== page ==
Such images have become so mainstream that they pass under most people’s radar when it comes to what constitutes shocking or impermissible content. Regardless of the public’s numbness to it, this kind of sadomasochistic imagery in particular (and pornography in general) depersonalizes the woman, focusing all the attention on her body and erasing, almost completely, any interest in her personality (i.e., her spiritual, rational, and emotional aspects, which are essential components of the human person). Furthermore, it reinforces existing sexual stereotypes (e.g., the female is weak and submissive, while the male is strong and dominant), which are contrary to the Biblical command to mutuality and self-giving in sexual relationships (Eph 5; 1 Cor 7:4).
The unsettling phenomenon of the hidden female, or the female with no face, is not limited to the world of newspapers and glossy magazines: music videos pick up this same theme and harp on it with somewhat of a vengeance. Enrique Iglesias, the Spanish singer who has a rather large female audience, recently released two music videos that underscore women’s bodies at the expense of their faces. “Tonight (I’m loving you)” unabashedly displays blindfolded women in G-strings, while viewers become privy to Enrique’s sexual escapades with strange women in strange places, such as public restrooms, balconies, and hallways. In “Dirty Dancer” we see Enrique being given a private show by a pole dancer. The surprise does not come until the end, when, having finished her routine, the woman starts walking toward the singer, only to reveal that she has no eyes; a couple of seconds later she disappears from the screen, which promptly informs Enrique that his credit has expired: this all took place in a virtual reality!
The origin of the theme of the present-yet-hazy female, as well as the added aspect of virtual reality, is puzzling and merits a careful examination in its own right. Due to space considerations, let us only suggest that a picture such as the one Enrique’s video offers blurs the markers that would help identify the woman in question in a crowd, and thus cementing the split between the female’s physicality, on the one hand, and her character and personality, on the other. The woman is no longer seen as a human being with the capacity for rational thought and a person made in the image of God. To confer such a “status” upon them would demand that we treat women with deference and see them as more than one-dimensional physical entities. Such a view, regrettably, rarely sells magazines or attracts YouTube viewers.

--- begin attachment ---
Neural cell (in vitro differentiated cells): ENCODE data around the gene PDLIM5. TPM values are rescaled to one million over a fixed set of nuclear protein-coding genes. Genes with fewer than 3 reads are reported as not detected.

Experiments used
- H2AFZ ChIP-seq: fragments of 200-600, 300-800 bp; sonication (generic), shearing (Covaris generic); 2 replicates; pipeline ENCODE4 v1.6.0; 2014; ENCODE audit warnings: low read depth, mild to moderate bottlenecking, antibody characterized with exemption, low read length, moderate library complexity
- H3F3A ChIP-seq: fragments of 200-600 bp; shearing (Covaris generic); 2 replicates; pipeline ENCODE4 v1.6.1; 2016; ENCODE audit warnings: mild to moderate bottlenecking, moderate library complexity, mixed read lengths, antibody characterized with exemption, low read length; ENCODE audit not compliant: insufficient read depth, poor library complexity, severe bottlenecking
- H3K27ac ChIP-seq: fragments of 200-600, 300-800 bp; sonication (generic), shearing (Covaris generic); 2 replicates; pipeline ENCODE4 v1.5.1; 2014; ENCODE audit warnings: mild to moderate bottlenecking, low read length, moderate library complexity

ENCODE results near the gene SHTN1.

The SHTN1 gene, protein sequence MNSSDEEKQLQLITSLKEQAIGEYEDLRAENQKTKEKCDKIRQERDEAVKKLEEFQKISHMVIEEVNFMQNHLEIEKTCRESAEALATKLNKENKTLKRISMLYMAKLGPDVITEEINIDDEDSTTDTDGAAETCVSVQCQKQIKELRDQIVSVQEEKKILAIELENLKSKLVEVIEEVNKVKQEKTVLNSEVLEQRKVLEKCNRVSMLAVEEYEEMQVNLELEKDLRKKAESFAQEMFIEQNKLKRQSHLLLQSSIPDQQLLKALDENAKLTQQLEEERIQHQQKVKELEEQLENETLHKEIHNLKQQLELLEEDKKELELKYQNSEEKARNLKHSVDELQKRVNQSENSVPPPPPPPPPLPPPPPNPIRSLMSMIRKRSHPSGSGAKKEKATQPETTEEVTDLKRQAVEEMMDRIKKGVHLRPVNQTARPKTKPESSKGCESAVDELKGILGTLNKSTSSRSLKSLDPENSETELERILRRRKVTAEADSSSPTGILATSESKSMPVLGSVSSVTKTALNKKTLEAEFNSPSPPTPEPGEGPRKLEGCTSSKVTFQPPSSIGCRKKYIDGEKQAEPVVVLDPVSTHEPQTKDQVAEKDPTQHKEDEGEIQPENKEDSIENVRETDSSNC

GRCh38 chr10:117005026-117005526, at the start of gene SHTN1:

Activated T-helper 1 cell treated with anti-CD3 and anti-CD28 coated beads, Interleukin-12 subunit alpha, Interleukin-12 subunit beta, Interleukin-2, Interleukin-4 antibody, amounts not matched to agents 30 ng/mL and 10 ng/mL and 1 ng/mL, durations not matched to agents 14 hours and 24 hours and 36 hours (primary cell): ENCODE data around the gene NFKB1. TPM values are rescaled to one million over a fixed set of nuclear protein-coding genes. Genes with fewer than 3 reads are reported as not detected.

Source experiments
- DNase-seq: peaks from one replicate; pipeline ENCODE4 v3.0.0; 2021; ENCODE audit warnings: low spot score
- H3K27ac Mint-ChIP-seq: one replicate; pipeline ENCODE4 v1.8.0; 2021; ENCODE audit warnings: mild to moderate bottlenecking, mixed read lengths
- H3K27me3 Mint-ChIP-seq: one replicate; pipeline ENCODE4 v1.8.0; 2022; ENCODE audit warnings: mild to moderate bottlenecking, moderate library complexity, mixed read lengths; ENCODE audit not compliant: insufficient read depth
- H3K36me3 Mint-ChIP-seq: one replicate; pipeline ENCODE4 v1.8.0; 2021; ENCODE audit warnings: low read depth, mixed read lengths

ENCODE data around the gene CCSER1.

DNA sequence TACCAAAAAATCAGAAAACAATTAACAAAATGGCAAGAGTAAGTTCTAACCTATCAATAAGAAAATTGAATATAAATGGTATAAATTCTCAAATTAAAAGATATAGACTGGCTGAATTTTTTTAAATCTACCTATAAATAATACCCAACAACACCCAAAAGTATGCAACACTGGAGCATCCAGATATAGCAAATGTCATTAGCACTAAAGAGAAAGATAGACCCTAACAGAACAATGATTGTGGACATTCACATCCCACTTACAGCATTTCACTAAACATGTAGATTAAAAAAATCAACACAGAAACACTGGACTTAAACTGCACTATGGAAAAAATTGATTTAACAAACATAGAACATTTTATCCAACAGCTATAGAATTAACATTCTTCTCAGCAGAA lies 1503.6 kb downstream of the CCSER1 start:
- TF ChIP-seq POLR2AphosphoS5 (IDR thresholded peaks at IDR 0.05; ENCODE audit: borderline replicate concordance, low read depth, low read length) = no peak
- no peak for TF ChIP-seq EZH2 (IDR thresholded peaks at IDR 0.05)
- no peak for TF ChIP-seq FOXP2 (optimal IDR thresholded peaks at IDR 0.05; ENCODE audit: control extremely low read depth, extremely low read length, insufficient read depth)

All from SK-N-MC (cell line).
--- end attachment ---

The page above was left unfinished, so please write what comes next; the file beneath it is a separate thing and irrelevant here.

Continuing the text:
Sadly, it can no longer be said that semi-pornographic images or sexually violent renditions of women are solely the domain of men. Many females in the music world launched videos that portray them in various stages of nudity or attired in sadomasochistic gear. Some have built an entire career on it. Christina Aguilera’s “Tonight Not Myself,” Rihanna’s “S&M,” and Lady Gaga’s “Telephone” rank, arguably, among the most disturbing. A whole slew of violent, sexual paraphernalia is on display in these videos: leather apparel, whips, chains, ball gags, blindfolds, collars, masks, and leashes.
It is ironic that the depiction of women in bondage comes on the heels of feminism, largely credited with bringing awareness of the abuses of women in the workplace and at home. We have seen major steps taken to protect women in our society. In the 1980s, for example, law enforcement agencies started taking domestic violence seriously. Even though the U.S., to this day, does not have a national law classifying rape as a crime, many states have enacted their own legislation concerning this sexual aggression, making it possible for women to prosecute their perpetrators in court. The battle, however, is far from over, as society is resisting, to some extent, the emancipation of women, which resistance is often helped by the females’ tendency to uphold sexual stereotypes. Our popular culture reinforces this proclivity, as it seems only to want to bury us under a deluge of damaging images that seem to impede the progress made. Nevertheless, it would be extreme to suggest that our celebrities, so fond of being depicted in sexually vulnerable positions, advocate rape or abuse of any kind. These images, though, do seem to betray a modicum of thoughtlessness on their part about the long history of women’s suffering, or at the very least they seem to point to a disconnect in their minds between the past and their current artistic exploits.